2486 posts • joined 3 Nov 2015
Re: Good ole Oracle, eh
Personally I would go for qualification rather than on the job training.
Can't someone just make money by running something like a DUKW ferry service to the beach? Perhaps Microsoft could plaster SQL Server ads all over it and write it down as advertising expense.
Re: Two stories:
"DC or AC? Coz from what I understand DC shocks can a lot harder on the system and require a lot less current to kill you."
You understand wrong, and as it's quite important to know what's what here, I will try and clarify.
Without getting too complicated for a post, the relevant thing is SELV - safety (or separate) extra low voltage. This means a circuit which doesn't exceed 60V (though it's allowed up to 120V for no more than one cycle, 20ms), which includes nominal 48V DC supplies. The circuit must be isolated from earth and any other SELV circuits (because if you join more than one SELV circuit the total may exceed the safe dose). Battery tools meet this standard, obviously.
If therefore you want to power a piece of telecoms or other circuit which may accidentally get wet, it should be done through a proper isolating transformer. An earth connection is OK but must not be connected to either polarity conductor. Under these circumstances nobody should ever get killed. If you were to drop a typical microphone in the water nothing will suffer but the microphone, which probably has only a very small voltage across it anyway.
Having said that, the important thing to avoid is cross-body current. If you were to come into contact with a live and neutral mains lead with a finger, you will probably get a burn but you won't die. If you hold the live in one hand and the neutral in the other, you may die because the current will probably reach the heart and induce fibrillation. If you were really, really unlucky and held one lead from a PP9 battery in one wet hand and the other lead in the other wet hand, you might also die. But not because it is AC or DC but because electric current messes with nerve signals and can cause that heart fibrillation. The point here is that you would have to do something exceedingly stupid; normally with low voltage equipment you don't have a significant separation of the different conductors.
Why are electric fences legal, I hear you ask? Same reason cars are legal; they were around before proper safety standards and no government gets elected by upsetting car drivers or farmers. But in a bad case scenario someone could be killed by an electric fence. When I was working in this area of safety, my advice from the guy at H&SE was "There is no safe limit for electric shock."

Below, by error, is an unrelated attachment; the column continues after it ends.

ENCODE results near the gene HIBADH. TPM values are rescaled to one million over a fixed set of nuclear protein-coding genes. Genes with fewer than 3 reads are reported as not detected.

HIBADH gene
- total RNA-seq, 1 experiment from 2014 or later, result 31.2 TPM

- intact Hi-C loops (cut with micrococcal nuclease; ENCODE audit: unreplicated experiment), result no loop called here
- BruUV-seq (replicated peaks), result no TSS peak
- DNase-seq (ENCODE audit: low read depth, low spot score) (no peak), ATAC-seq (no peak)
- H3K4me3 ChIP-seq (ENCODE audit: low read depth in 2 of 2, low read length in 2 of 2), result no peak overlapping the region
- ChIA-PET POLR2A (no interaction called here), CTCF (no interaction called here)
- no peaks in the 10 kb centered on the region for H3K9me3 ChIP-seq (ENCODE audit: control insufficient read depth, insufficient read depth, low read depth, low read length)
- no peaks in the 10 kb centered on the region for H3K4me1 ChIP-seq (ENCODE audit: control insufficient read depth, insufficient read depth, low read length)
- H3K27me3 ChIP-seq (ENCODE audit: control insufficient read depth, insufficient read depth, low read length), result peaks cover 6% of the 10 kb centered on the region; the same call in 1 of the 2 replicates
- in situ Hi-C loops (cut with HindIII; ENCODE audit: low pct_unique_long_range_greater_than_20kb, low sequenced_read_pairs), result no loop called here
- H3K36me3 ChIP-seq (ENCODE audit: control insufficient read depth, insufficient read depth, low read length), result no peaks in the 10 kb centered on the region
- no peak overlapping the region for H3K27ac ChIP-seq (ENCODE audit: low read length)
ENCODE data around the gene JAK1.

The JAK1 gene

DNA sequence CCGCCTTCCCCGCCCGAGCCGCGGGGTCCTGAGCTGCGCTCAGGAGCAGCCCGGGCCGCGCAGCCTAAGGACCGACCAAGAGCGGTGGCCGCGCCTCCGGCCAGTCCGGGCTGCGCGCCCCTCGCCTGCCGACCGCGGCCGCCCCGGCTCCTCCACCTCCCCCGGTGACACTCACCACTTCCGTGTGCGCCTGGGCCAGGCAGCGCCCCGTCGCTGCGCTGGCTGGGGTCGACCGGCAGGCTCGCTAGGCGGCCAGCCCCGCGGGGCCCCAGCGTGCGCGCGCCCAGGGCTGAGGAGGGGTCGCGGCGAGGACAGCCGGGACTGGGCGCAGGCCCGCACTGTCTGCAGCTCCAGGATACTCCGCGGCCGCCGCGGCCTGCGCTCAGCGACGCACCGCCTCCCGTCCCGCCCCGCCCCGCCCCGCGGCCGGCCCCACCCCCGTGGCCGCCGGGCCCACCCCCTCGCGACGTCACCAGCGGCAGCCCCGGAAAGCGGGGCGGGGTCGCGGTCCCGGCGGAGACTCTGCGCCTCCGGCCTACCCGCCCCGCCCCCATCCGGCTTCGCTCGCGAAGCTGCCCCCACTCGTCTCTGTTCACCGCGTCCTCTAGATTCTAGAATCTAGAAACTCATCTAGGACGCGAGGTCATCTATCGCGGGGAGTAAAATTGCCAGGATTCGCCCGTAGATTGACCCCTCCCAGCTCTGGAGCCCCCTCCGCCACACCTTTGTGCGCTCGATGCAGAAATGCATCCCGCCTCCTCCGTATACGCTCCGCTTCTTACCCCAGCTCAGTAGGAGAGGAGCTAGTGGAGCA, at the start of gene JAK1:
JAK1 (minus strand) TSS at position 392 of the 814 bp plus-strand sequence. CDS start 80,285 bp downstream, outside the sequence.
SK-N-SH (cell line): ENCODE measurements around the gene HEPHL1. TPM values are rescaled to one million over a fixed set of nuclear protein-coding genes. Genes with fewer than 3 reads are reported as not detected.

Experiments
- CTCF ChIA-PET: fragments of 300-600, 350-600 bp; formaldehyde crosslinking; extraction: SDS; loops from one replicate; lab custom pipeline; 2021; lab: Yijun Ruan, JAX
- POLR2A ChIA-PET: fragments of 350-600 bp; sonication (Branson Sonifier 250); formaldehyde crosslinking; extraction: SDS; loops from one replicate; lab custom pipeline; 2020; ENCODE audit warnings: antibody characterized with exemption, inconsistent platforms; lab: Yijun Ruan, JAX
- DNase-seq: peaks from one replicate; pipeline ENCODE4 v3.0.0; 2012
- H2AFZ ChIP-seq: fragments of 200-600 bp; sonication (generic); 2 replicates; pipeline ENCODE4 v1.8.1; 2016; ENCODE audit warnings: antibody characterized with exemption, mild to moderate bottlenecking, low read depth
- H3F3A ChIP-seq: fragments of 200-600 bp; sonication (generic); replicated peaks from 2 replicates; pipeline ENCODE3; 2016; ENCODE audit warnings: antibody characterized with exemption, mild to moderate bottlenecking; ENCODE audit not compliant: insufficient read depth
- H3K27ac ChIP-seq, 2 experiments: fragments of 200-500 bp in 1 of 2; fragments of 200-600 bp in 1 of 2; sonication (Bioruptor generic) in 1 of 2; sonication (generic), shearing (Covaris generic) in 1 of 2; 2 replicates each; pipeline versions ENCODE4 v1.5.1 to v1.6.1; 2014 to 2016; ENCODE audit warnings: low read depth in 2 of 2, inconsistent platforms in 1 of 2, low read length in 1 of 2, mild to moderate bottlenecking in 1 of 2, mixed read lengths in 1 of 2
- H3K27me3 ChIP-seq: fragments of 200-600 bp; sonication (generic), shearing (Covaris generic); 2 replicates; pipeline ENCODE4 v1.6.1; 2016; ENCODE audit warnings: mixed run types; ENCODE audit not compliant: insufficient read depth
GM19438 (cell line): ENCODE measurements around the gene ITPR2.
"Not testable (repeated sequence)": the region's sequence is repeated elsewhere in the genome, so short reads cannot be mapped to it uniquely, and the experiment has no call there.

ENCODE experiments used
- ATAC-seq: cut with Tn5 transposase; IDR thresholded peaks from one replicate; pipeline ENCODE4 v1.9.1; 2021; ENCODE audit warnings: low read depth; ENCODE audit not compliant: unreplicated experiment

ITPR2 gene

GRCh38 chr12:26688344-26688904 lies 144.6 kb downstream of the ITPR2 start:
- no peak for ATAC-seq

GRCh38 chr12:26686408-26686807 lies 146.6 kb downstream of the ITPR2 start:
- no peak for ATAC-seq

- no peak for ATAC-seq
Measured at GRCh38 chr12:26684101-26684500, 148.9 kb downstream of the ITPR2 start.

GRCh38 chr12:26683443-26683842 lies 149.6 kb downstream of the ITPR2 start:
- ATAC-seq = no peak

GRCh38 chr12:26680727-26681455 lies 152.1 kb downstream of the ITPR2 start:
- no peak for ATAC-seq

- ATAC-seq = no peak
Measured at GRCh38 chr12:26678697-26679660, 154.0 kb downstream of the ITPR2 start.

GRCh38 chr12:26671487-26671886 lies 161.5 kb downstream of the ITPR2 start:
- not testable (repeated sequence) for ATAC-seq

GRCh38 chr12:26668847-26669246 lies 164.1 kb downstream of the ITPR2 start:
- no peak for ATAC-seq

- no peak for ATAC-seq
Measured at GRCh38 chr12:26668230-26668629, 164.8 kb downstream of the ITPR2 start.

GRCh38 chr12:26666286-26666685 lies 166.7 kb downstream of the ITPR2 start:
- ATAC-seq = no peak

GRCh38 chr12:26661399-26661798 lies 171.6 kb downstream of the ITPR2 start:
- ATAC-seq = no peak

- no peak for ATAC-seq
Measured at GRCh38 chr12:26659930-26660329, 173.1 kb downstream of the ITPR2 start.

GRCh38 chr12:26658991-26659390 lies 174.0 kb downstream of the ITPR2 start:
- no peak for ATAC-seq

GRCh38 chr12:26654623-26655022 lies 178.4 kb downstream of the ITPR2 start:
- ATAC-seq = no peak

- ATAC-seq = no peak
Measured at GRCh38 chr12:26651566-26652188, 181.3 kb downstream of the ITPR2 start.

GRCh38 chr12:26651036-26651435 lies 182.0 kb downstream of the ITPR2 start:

There is a lot of superstition around electric shock, but few people really want to research the subject, or rather, the ones who do work for secretive government organisations like the CIA, the SAS and the KGB, and tend not to publish the results of their experiments.
Re: Pr0n at work - Why is it that people have to view pr0n at work?
I guess because, as Thoreau actually said "The mass of men lead lives of quiet desperation".
Not him, when he lived in his log hut he was smart enough and entitled enough to get Mum to do his washing.
Any normal person just RDPs into a free trial Amazon VM and views it remotely
For some value of "normal person".
Most people I guess would assume that anything on Amazon labelled "free trial" will start costing you £10 a month very quickly.
"I know, right? The Kenyan president must be furious at having his country compared to that chav-infested dump."
Unkind, but then Kenya is currently a rapidly developing country seeking closer integration with its neighbours.
"We don't want him back in the Shire. Send him to Mordor on some quest about a ring"
Gove more closely resembles Gollum than Frodo. Or was that your intention?
Re: Wants to have her cake & eat it?
"one particular minister (with a less than stellar reputation for consistency and integrity) currently declares that there will be no such race to the bottom."
When a politician says that [adverse thing] for [the rest of us] is not going to happen, what that really means is that they have not yet worked out a way to persuade us to vote for it.
"but nothing was forcing her to accept it."
Except, you know, possibly the need to eat and have somewhere to live?
Vonnegut's Player Piano is instructive here.
Re: Print button? Customer asked. This was my life.
"Which leads to the question, why doesn't my fucking software have a line of dancing monkeys!"
Anybody else remember the screen sheep for NT4?
They actually had a use; getting IT-terrified people to use a computer is easier when friendly sheep walk upside down along the top of the desktop.
Re: Adding a Print Button
"So basically a 5 minute job has turned into a 2 month project with "Digital Transformation""
Have you noticed how a religion starts with a guy coming back from a holiday in the desert and saying "Let's try being nice to people", and a thousand years later this has changed into big expensive buildings full of people in funny but expensive clothes telling their followers to go out and kill the heretics?
That's what happened in the days when you still had designer types, but they didn't have much to design.